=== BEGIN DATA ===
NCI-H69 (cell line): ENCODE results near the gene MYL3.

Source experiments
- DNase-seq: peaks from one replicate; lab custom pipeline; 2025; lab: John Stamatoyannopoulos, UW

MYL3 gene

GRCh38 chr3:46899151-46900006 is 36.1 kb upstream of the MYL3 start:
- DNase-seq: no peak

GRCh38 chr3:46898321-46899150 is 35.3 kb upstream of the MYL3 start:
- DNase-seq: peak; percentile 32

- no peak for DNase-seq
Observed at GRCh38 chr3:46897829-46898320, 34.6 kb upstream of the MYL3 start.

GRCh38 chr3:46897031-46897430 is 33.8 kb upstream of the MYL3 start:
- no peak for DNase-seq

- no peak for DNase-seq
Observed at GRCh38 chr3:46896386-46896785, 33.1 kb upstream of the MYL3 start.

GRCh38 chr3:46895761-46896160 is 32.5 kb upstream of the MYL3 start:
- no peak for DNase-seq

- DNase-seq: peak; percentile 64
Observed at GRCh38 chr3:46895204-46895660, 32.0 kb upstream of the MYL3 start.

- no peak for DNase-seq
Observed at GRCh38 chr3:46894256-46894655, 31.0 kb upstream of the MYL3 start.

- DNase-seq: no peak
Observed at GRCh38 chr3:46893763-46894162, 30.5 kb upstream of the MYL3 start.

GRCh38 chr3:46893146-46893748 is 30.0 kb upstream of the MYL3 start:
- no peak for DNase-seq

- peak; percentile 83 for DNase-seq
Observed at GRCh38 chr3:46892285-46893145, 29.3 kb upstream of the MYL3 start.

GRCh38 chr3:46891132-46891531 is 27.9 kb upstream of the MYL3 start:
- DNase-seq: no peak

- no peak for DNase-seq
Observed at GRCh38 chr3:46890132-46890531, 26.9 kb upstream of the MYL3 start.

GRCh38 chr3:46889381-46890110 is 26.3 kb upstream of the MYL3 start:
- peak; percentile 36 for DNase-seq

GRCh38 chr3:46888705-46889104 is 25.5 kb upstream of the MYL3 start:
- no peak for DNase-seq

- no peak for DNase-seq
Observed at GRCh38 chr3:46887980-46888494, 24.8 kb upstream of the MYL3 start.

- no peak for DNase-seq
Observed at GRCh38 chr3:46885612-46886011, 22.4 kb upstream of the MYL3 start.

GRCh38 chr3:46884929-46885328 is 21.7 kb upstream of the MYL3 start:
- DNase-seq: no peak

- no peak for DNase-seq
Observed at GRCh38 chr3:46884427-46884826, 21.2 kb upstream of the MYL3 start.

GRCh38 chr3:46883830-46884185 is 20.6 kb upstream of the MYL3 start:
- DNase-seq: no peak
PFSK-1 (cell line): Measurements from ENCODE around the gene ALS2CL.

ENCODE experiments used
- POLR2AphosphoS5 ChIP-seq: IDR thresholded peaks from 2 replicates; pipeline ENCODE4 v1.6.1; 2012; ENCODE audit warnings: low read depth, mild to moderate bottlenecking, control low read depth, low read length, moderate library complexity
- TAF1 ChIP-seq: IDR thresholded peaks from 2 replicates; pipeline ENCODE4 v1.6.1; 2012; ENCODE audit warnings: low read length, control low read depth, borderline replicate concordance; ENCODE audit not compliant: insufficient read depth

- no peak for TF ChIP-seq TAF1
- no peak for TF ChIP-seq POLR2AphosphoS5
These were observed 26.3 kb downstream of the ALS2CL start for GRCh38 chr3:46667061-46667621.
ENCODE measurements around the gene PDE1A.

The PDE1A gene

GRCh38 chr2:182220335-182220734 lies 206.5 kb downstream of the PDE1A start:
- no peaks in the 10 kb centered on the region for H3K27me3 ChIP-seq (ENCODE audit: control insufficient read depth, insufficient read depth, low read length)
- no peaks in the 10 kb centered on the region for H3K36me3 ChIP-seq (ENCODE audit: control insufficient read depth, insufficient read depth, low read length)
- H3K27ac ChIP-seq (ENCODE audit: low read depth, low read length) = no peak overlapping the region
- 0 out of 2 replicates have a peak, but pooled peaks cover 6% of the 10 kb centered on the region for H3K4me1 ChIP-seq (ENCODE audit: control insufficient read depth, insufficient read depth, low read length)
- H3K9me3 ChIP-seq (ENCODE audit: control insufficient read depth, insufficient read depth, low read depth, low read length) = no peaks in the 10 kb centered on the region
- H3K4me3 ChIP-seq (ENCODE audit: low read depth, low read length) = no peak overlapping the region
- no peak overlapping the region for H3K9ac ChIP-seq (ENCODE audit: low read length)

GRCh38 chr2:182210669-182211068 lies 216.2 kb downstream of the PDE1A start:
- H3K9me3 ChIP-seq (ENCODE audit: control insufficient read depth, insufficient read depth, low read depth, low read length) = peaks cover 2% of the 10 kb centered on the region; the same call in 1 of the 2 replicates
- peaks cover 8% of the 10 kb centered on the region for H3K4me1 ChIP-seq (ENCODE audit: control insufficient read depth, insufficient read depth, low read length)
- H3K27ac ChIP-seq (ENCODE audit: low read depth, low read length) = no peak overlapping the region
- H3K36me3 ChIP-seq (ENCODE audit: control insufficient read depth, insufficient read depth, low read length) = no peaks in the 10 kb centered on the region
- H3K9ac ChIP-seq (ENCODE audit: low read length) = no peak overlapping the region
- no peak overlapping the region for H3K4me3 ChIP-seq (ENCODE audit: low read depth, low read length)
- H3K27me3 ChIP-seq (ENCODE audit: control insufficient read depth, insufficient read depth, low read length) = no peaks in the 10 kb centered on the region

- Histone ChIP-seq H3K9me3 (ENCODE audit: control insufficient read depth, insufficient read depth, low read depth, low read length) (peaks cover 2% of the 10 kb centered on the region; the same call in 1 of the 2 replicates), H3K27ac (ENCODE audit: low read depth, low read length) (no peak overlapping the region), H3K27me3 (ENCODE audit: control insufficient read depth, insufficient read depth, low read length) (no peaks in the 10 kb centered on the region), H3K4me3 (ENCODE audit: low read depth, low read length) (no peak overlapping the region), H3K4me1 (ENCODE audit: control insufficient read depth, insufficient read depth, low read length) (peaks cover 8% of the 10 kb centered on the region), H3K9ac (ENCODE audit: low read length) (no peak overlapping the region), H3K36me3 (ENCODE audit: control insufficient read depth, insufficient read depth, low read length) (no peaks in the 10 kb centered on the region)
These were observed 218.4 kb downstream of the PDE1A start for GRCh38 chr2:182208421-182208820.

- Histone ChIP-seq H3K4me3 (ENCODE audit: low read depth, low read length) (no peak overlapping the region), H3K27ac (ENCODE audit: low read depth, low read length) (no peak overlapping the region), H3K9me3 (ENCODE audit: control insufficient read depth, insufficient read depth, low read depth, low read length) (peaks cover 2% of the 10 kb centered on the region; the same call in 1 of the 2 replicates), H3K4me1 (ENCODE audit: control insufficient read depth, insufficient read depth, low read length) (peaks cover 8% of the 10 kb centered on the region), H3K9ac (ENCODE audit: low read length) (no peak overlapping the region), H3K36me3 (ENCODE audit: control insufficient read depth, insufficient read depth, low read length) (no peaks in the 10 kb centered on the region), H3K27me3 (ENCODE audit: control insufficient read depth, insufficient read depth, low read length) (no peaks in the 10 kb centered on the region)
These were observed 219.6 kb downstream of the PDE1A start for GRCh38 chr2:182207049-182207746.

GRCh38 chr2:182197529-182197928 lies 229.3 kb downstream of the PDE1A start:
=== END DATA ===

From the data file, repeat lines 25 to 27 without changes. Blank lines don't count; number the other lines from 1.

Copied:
- peak; percentile 83 for DNase-seq
Observed at GRCh38 chr3:46892285-46893145, 29.3 kb upstream of the MYL3 start.

GRCh38 chr3:46891132-46891531 is 27.9 kb upstream of the MYL3 start: